U.S. law enforcement officials have nabbed four hackers that were accused of infiltrating the networks of Microsoft; video game makers Epic Games, Valve and Zombie Studios; and even the U.S. Army, announced the U.S. Department of Justice (DOJ). The hackers, ranging in age from 18 to 28, were charged with stealing more than $100 million in intellectual property.
An 18-count indictment, unsealed Sept. 30 but delivered by a federal grand jury on April 23, charged the members of an alleged international hacking ring with theft of trade secrets and identity theft, along with conspiracies to commit computer fraud, copyright infringement, wire fraud and mail fraud, according to the DOJ.
The hackers were identified as 20-year-old Nathan Leroux, from Bowie, Md.; Sanadodeh Nesheiwat, 28, from Washington, N.J.; David Pokora, 22, from Mississauga, Ontario, Canada; and Austin Alcala, 18, from McCordsville, Ind. Australian authorities have also charged one of its citizens in connection to the case.
They were accused of stealing intellectual property related to Xbox Live, Microsoft’s cloud-based multiplayer and media streaming service, along with source code and technical information pertaining to Xbox One prior to its release. (The Xbox One launched Nov. 22, 2013.)
The hackers also allegedly swiped pre-release versions of major video game titles, specifically Epic Games’ Gears of War 3 and Activision’s Call of Duty: Modern Warfare 3. Their spree also involved a brush with a real-world military organization.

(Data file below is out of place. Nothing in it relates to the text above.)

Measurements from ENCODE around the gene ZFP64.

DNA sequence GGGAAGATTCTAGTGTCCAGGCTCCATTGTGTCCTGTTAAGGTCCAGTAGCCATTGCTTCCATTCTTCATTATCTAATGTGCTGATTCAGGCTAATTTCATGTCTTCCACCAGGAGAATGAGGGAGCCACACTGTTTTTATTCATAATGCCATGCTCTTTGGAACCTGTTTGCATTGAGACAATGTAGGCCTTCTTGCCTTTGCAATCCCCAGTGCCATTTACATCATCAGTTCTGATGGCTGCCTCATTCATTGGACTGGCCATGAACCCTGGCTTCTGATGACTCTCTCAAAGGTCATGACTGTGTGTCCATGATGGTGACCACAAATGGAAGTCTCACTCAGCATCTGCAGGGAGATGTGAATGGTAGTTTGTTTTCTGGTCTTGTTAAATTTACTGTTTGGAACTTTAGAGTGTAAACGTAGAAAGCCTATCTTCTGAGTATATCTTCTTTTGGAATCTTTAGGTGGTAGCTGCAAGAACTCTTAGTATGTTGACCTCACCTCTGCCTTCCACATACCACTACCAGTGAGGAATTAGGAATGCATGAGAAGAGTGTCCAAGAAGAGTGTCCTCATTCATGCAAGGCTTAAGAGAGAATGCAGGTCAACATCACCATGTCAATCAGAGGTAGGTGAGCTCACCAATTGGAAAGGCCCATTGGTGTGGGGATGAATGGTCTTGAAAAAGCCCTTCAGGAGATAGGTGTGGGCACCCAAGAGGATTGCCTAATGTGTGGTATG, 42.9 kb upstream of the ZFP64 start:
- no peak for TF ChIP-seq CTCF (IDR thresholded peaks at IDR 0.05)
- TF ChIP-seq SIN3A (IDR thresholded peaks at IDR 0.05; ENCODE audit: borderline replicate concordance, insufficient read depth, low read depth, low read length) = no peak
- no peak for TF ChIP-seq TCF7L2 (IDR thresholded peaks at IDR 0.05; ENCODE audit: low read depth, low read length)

The crew was charged with stealing simulator software used by the U.S. Army and developed by Seattle, Wash.-based Zombie Studios. “As the indictment charges, the members of this international hacking ring stole trade secret data used in high-tech American products, ranging from software that trains U.S. soldiers to fly Apache helicopters to Xbox games that entertain millions around the world,” said Assistant Attorney General Caldwell in prepared remarks.
An FBI-led investigation revealed that the “defendants and others allegedly obtained access to the victims’ computer networks through methods including SQL injection and the use of stolen usernames and passwords of company employees and their software development partners,” according to the DOJ.
SQL injection remains a thorn in the side of database security experts, despite years spent of battling the threat. In April, a study from security research firm Ponemon Institute and DB Network, a database security analyst, discovered that a majority of organizations (65 percent) had been hit by SQL injection attacks in the preceding 12 months.
In addition to accessing IP and trade secrets, they are accused of digging into other parts of the affected companies. “Members of the conspiracy also allegedly stole financial and other sensitive information relating to the companies—but not their customers—and certain employees of such companies,” said the DOJ in a statement.
Pokora and Nesheiwat pled guilty to the charges of copyright infringement and conspiracy to commit computer fraud. Sentencing is scheduled for Jan. 13, 2015. “Pokora’s plea is believed to be the first conviction of a foreign-based individual for hacking into U.S. businesses to steal trade secret information,” said the DOJ.